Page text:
How geographic knowledge relates to foreign policy views | Mapping changes in wealth distribution in US cities | Understanding the scope of wetland loss in La.
May 18, 2017
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Geography in Action
How geographic knowledge relates to foreign policy views
How geographic knowledge relates to foreign policy views
(Three Lions/Getty Images)
Out of 1,746 American adults in a recent experiment, only 36% were able to find North Korea on an unlabeled world map. Those who were able to locate the country were more likely to favor diplomatic and nonmilitary approaches to relations with North Korea.
The New York Times (free-article access for SmartBrief readers) (5/14) 
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Mapping changes in wealth distribution in US cities
Data suggest that the divide between high- and low-income households grew in the US between 1970 and 2015 as the middle class shrank. This article features a graphic that shows how the distribution of wealth has shifted in cities including Chicago, Detroit, New York and San Francisco.
The Guardian (London) (5/17) 
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Learn to create effective and compelling maps!
The new edition of Making Maps includes more color illustrations, covers the use of mobile digital devices to collect map data, and discusses added case studies. Accessible and beautifully designed, it explores all aspects of map making and provides the tools needed to create maps. Learn more!

Research, Education and Global Change
Study links drug trade to Central American deforestation
Cocaine trafficking is a major reason for the loss of tropical forests in Central America, per research from Oregon State University. Up to 30% of the forest loss in Guatemala, Honduras and Nicaragua over the past 10 years may be related to the drug trade.
The Oregonian (Portland) (5/16)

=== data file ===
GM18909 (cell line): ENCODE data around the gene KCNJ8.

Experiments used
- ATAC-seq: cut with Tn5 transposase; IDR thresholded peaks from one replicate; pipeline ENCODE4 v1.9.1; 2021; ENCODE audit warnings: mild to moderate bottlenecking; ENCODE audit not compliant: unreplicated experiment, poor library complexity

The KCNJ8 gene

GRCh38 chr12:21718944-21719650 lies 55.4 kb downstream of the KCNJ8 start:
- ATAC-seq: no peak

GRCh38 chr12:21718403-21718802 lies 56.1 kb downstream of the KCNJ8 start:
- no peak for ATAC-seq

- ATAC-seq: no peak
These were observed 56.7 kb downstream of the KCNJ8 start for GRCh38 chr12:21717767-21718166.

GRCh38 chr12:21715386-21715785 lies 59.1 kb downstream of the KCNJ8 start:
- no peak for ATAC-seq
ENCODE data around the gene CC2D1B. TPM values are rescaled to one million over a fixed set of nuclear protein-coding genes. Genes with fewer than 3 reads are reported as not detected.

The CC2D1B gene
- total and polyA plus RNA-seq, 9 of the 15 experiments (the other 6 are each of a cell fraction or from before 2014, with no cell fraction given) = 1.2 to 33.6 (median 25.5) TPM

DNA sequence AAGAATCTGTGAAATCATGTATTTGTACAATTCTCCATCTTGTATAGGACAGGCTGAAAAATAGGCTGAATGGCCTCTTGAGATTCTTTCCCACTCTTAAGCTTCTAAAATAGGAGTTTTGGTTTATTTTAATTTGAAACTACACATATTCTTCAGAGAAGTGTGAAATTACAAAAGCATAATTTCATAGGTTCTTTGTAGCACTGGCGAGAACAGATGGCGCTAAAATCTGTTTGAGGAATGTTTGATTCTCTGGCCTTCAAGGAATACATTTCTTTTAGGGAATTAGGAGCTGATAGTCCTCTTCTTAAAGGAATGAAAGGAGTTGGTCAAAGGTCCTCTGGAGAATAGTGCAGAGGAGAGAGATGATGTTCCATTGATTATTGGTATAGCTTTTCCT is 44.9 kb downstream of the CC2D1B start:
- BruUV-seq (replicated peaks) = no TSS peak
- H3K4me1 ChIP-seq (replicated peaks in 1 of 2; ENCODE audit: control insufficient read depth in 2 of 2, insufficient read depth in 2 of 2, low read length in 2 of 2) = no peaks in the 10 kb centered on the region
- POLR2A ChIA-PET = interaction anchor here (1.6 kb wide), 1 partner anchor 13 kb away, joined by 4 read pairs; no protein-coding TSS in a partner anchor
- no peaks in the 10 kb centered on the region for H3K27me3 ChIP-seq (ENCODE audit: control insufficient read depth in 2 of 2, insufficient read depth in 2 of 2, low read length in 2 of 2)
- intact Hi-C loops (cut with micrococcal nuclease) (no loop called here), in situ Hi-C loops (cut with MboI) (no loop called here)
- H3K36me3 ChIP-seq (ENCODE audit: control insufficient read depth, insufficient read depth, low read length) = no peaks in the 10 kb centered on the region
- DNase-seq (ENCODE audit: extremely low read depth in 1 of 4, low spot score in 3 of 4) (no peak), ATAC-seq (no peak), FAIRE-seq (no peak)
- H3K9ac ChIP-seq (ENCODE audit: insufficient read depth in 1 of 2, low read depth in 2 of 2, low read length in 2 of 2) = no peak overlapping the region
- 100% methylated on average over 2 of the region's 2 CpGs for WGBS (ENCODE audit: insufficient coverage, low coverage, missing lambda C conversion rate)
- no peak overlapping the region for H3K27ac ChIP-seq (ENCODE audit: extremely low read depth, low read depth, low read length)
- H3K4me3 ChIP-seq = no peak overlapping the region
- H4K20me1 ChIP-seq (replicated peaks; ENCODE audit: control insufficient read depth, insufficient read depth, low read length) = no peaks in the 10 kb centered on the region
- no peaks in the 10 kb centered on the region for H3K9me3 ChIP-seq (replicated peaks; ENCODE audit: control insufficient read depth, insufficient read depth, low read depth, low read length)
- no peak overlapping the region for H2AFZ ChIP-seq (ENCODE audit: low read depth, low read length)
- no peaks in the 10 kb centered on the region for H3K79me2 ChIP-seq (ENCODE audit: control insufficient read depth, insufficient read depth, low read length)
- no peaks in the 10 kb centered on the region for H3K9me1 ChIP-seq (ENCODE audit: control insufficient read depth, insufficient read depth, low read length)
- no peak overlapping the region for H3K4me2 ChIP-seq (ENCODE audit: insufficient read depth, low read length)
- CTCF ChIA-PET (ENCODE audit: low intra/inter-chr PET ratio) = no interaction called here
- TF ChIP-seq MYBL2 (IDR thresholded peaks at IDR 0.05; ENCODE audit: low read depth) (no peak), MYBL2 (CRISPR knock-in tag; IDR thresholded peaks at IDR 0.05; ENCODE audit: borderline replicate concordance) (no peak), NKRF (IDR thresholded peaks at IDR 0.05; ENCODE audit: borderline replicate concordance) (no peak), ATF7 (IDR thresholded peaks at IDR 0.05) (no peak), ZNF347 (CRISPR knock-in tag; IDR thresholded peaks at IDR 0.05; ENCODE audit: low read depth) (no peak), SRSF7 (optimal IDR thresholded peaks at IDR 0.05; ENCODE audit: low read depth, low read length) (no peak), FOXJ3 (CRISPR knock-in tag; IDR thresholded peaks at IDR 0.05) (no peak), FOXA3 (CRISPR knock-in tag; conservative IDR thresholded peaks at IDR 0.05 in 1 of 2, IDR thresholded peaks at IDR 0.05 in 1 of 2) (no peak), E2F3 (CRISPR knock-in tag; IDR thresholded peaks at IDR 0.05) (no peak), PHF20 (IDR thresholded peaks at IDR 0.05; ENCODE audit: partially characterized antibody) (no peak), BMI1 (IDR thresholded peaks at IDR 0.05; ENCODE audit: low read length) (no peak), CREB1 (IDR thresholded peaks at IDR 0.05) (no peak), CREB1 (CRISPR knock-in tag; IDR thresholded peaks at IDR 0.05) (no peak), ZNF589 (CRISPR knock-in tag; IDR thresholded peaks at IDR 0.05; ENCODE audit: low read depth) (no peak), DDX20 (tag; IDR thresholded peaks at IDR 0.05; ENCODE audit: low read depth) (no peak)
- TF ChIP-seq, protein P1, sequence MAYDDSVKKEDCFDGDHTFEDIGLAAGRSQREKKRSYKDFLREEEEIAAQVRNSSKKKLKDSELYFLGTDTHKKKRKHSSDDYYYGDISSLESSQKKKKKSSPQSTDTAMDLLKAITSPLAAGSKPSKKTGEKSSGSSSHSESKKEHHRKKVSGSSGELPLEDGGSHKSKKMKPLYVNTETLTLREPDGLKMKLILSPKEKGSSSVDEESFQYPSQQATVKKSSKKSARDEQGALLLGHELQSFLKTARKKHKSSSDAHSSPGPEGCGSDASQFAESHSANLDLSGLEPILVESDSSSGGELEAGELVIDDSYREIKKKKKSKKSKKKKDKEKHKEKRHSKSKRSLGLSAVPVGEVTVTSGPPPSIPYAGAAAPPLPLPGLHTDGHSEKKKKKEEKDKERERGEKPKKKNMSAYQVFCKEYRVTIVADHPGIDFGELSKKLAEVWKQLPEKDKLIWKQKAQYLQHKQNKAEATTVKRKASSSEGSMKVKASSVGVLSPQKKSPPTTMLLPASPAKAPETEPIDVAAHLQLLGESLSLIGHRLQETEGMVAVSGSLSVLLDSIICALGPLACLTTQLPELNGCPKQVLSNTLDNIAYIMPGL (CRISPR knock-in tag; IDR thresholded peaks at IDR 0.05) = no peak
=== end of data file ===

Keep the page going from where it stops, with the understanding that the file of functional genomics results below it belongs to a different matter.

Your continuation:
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Last 10 months is driest southern England has been in 100 years
The stretch of 10 months from July to April was the driest in southern England in more than a century. April was especially arid, having less than half of the month's usual rainfall, according to the Center for Ecology and Hydrology.
New Scientist (free content)/Press Association (UK) (5/16) 
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Mont. glaciers have shrunk, survey shows
The number of glaciers in Montana dropped from 39 to 26 over the past 50 years, on average shrinking by 39%, according to the US Geological Survey. "While the shrinkage in Montana is more severe than some other places in the US, it is in line with trends that have been happening on a global scale," researcher Andrew Fountain said.
United Press International (5/10) 
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Technology and Applications
Higher-res images lead to global forest discovery
Higher-resolution images made available through Google Earth Engine have helped researchers discover previously unknown forests equivalent to 60% of the size of Australia. The find, which increases the world's forest cover by about 9%, is expected to improve the models used to calculate Earth's stored carbon.
The Conversation (U.S.) (5/11) 
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Association News
Upcoming Award Deadlines
The AAG is accepting nominations and applications for AAG Honors, the Media Achievement Award, the AAG Publication Award, and the AAG Fellows Program. All entries must be submitted by June 30, 2017, for consideration. Learn more about AAG awards.
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Feature Your Department in the AAG Guide to Geography Programs
Don't miss the chance to promote your geography department to prospective students. Tell them about your program and highlight your faculty in the 2017 edition of the AAG Guide to Geography Programs in the Americas. Act soon because the deadline to submit your listing is June 2. All departments listed in the Guide will also be included in Guide to Geography Programs Interactive Map. The Guide serves as a complete and invaluable reference for faculty, prospective students, government agencies, and private firms in the United States, Canada, and throughout the world. Learn more or view the current edition at this website.
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You can't use up creativity. The more you use, the more you have.
Maya Angelou,
writer and civil rights activist
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